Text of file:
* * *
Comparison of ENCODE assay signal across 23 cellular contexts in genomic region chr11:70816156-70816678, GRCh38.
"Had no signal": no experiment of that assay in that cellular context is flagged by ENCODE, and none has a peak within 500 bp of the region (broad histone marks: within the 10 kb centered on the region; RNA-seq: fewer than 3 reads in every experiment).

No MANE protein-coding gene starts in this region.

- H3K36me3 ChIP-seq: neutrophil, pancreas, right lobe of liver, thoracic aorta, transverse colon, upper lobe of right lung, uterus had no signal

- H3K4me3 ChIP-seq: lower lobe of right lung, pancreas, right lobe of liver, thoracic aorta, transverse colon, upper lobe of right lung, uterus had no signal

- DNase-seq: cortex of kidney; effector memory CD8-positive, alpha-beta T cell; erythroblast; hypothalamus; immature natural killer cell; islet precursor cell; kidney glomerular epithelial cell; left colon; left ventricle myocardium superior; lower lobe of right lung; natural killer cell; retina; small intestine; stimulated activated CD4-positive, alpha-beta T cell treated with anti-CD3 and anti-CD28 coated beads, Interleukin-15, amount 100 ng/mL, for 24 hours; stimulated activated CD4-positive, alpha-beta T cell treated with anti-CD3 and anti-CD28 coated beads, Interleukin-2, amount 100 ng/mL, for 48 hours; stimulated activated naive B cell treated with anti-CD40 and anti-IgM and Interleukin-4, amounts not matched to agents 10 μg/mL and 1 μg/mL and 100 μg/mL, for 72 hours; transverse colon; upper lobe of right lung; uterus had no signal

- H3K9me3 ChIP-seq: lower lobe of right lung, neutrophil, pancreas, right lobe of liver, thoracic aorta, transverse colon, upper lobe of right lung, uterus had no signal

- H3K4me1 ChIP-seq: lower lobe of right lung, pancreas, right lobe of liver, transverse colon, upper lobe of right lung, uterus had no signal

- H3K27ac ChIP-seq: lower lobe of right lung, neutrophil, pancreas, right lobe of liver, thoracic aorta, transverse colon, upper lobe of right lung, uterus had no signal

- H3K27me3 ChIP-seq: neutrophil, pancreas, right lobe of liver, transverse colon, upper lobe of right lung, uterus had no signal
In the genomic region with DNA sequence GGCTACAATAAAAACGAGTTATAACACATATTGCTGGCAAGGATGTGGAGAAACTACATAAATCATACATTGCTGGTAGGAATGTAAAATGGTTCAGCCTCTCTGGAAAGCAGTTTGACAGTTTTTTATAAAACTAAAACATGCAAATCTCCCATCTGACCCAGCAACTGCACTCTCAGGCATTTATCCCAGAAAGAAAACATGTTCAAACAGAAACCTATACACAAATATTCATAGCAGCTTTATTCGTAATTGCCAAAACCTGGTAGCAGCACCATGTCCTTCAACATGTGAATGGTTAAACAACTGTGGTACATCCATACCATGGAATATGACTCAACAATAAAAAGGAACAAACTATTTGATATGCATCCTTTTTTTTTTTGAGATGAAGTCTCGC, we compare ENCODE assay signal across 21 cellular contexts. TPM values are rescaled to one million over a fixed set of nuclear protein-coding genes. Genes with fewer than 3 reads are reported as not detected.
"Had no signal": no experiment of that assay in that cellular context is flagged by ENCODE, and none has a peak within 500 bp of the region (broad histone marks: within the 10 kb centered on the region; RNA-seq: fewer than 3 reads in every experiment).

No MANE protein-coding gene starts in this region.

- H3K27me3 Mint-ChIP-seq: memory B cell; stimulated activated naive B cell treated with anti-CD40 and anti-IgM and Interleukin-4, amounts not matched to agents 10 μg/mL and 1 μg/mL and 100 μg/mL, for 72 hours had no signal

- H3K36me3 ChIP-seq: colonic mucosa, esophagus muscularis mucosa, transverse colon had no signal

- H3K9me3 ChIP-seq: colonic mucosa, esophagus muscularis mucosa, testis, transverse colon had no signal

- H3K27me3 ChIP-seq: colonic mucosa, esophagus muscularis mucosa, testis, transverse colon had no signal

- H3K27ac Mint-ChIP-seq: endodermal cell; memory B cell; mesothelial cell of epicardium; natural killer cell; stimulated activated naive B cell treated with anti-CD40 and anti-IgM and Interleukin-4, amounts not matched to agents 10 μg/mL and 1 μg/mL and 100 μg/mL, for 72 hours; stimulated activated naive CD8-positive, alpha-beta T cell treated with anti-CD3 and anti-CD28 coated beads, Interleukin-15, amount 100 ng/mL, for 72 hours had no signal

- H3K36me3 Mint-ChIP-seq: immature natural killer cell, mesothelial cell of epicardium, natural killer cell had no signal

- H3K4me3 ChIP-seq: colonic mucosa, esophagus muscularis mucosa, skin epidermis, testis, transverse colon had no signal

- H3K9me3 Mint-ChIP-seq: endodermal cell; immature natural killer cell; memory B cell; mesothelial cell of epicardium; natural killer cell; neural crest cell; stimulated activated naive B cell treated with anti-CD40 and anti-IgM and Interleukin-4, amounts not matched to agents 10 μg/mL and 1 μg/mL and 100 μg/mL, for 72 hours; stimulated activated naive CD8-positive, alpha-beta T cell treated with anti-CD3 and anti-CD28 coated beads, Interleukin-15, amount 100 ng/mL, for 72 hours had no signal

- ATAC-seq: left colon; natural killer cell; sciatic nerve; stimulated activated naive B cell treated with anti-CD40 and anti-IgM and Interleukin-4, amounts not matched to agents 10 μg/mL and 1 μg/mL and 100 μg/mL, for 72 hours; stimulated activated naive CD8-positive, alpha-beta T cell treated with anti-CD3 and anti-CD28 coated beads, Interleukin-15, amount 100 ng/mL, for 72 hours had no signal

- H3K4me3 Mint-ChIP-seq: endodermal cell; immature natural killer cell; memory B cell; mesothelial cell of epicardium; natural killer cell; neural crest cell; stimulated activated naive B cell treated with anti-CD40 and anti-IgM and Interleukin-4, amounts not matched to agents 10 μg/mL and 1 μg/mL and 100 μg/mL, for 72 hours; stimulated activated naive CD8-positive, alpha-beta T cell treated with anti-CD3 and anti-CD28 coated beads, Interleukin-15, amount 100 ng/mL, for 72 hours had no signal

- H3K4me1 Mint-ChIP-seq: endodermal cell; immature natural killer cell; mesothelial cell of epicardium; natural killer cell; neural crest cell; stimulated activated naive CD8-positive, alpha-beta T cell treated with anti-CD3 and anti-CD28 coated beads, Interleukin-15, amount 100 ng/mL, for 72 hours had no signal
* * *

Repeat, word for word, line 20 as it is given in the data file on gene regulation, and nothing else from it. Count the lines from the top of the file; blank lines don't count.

- H3K4me3 ChIP-seq: colonic mucosa, esophagus muscularis mucosa, skin epidermis, testis, transverse colon had no signal